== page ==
Using Manipulatives to Reduce Fractions

Instructor: James Anderson

James Anderson is a PhD Candidate in Agricultural Sciences specializing in Plant Breeding. He has taught several classes during this time, including Plant Genetics, Plant Breeding, Field Plot Techniques, Precision Agriculture, and Soil Fertlility Evaluation.

Using manipulatives is a fancy way of trying to find a way to make a fraction as small as we possibly can. Why do we want to do that? Because we tend to like fractions that are smaller so we can get a grasp of them. Do you know what 32/96 is? No? Well, what about 1/3? Those two numbers are the same, and we use the manipulatives to make those numbers smaller.

Take a fresh apple pie. It comes out of the oven and is cut into eight pieces. If you eat four of those eight pieces you can see that it was half of the pie, but how do you figure that out based on what you ate? The four pieces that you ate are placed in the numerator or top part of the fraction. The total number of pieces, eight, is placed in the denominator or bottom of the fraction. This shows that out of the eight pieces of pie we had, four of them were eaten, or 4/8.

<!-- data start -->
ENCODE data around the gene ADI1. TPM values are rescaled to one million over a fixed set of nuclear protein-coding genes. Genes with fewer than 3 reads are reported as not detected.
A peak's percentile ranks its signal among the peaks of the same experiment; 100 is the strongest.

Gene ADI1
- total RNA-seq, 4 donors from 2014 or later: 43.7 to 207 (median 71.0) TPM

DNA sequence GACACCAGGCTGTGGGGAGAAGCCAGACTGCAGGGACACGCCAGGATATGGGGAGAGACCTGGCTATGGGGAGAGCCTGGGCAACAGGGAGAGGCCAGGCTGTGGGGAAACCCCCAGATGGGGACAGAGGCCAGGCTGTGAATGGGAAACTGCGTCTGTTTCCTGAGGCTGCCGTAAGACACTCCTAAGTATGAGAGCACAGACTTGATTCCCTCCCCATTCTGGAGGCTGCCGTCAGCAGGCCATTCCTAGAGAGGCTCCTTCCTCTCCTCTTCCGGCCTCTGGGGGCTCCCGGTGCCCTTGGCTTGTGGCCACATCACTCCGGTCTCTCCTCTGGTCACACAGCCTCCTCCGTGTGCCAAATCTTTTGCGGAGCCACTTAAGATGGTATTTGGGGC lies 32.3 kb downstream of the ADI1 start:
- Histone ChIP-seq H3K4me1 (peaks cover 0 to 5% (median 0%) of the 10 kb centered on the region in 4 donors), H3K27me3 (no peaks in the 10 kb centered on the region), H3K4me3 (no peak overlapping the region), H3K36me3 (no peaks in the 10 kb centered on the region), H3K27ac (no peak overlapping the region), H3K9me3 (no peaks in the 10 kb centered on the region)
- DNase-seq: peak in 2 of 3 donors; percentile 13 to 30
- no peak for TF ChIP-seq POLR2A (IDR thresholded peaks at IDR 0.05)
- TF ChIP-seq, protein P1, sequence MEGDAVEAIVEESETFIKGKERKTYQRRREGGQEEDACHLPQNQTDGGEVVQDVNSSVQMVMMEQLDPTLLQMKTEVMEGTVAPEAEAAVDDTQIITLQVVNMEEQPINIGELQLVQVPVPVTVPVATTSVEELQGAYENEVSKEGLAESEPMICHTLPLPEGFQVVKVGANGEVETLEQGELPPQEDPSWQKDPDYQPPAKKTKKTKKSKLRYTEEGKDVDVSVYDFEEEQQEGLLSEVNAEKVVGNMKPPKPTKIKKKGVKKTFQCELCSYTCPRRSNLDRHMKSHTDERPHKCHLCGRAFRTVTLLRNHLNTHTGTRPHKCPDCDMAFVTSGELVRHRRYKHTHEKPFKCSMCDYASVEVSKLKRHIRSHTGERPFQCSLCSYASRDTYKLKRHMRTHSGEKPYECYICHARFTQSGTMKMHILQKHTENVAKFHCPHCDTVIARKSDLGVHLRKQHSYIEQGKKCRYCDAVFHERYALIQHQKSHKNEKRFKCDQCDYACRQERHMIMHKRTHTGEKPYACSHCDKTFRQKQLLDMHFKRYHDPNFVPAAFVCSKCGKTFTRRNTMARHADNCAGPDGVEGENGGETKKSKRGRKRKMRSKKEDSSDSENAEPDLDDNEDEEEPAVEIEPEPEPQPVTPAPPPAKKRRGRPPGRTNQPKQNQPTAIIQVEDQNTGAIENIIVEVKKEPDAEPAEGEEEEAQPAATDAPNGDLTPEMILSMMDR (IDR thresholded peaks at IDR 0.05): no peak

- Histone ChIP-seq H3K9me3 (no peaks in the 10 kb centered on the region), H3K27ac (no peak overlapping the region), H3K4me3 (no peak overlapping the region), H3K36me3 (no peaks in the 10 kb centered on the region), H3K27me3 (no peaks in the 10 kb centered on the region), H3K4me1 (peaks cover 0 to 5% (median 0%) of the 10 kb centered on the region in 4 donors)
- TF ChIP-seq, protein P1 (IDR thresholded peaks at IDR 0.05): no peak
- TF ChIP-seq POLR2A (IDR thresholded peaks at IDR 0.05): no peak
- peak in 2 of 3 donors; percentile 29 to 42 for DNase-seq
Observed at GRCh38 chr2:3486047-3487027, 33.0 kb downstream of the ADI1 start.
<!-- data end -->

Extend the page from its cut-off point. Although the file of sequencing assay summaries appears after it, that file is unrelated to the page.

Reducing Fractions

What we do to reduce fractions is to figure out how to make the number smaller. Looking at the number before, 4/8, we look to see how we can make it smaller. The easiest way to do this is to look for numbers that will divide into both the numerator and denominator. To do this we look at what numbers are can divide evenly into both. 4 can be divided by 1 and 4 as well as 2 and 2 (with 1 times 4 equaling 4 and 2 times 2 equaling 4). 8 can be divided by 1 and 8 and 2 and 4 (with 1 times 8 equaling 8 and 2 times 4 being 8. So, we look at the divisors that both sets have. They both have the numbers 1, 2, and 4 that can divide into both, called a common divisor. At this point you can start simplifying the fraction. You take the numbers that both sets have and dividing the numerator and denominator by the common divisor.

Greatest Common Denominator

Dividing 4 by 1 gives 4 and 8 by 8 gives 8, leaving the original fraction of 4/8, which does not help. Dividing by the second common divisor gives us slightly different results. Dividing 4 by 2 gives a 2 and 8 by 2 gives a 4, reducing the fraction to 2/4. This is closer, but not quite right as we can see that both the 2 in the numerator and the 4 in the denominator are divisible by 2. So, this can be simplified even more. At this point we look at the third common divisor, 4, which is called the greatest common divisor (GCD). The GCD is the largest number that can divide into two sets of numbers. We divide 4 by 4, giving a result of 1. We divide 8 by 4, giving an answer of 2. This leaves a fraction of 1/2, which cannot be reduced any more.

So, there you go. We were able to identify the common divisor for the fraction 4/8, figure out which one was the greatest common divisor, and reduce the fraction to its smallest form. All while not thinking about eating an apple pie at all no sir!

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